A trove of State Department documents obtained late Friday by watchdog group American Oversight provided new details on Secretary of State Mike Pompeo's involvement in the White House effort to pressure Ukraine to investigate President Donald Trump's political rivals.
The documents, which the State Department turned over in compliance with a Freedom of Information Act lawsuit, showed that Pompeo spoke to Trump's personal lawyer Rudy Giuliani by phone at least twice earlier this year as Giuliani was pressing Ukraine to probe former Vice President Joe Biden. At least one of the calls was arranged by Trump assistant Madeleine Westerhout, the documents showed.
Giuliani in March was also orchestrating a smear campaign against former U.S. Ambassador to Ukraine Marie Yovanovitch, who Trump removed from her post in May.
In April, following his calls with Giuliani, Pompeo also called Rep. Devin Nunes (R-Calif.), who has been implicated in the effort to dig up dirt on Biden.
We can see why Secretary Pompeo refused to release these documents to Congress: the paper trail connects him to Giuliani, showing a March 2019 call right before a call to Rep. Nunes. https://t.co/CjJflQYQqp pic.twitter.com/M3gVDHKymU
— American Oversight (@weareoversight) November 23, 2019
Pompeo, who admitted last month that he was on the July 25 call between Trump and Ukrainian President Volodymyr Zelensky, has refused to cooperate with the House impeachment inquiry into Trump.
Austin Evers, executive director of American Oversight, said the newly released documents shed light on the reasons behind Pompeo's reluctance to testify or hand over information requested by impeachment investigators.
"We can see why Mike Pompeo has refused to release this information to Congress," Evers said in a statement. "It reveals a clear paper trail from Rudy Giuliani to the Oval Office to Secretary Pompeo to facilitate Giuliani's smear campaign against a U.S. ambassador."
"The evidence is only going to get worse for the administration as its stonewall strategy collapses in the face of court orders," added Evers. "That American Oversight could obtain these documents establishes that there is no legal basis for the administration to withhold them from Congress. That conclusively shows that the administration is engaged in obstruction of justice."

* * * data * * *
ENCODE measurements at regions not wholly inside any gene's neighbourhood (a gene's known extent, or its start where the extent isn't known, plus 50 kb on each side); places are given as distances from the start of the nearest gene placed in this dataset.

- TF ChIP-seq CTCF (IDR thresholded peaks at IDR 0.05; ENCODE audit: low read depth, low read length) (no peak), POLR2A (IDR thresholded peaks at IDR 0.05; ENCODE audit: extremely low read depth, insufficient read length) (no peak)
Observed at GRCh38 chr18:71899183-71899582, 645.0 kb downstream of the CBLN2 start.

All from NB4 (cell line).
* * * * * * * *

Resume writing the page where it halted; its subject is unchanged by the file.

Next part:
SCROLL TO CONTINUE WITH CONTENT
Never Miss a Beat.
Get our best delivered to your inbox.
In an interview with the New York Times last month, Giuliani acknowledged that he spoke with Pompeo about Ukraine in late March.
As the Times reported late Saturday:
In connection with one such conversation, Mr. Giuliani said he provided Mr. Pompeo a timeline listing what he considered to be key events implicating targets of Mr. Trump, including the Bidens, Ms. Yovanovitch and Ukrainians whom Mr. Giuliani said had disseminated damaging information about Mr. Trump’s 2016 campaign chairman, Paul Manafort.
Shortly after, Mr. Pompeo "called and said, 'Do you have any backup?'" Mr. Giuliani said in the interview.
In response, Mr. Giuliani said, he had someone hand-deliver to Mr. Pompeo's office an envelope containing a series of memos detailing claims made by a pair of Ukrainian prosecutors in interviews conducted by Mr. Giuliani and his associates in January.
The State Department documents come just days after U.S. Ambassador to the European Union Gordon Sondland testified before the House Intelligence Committee that "everyone was in the loop" on Trump's effort to press Ukraine for an investigation into Biden.
In an interview on MSNBC Saturday, Rep. Ted Lieu (D-Calif.), a member of the House Judiciary Committee, said the American Oversight documents confirm Sondland's testimony.
"These documents show that Giuliani was not freelancing, that he was essentially talking to Secretary Pompeo," said Lieu. "Everybody was on the same page."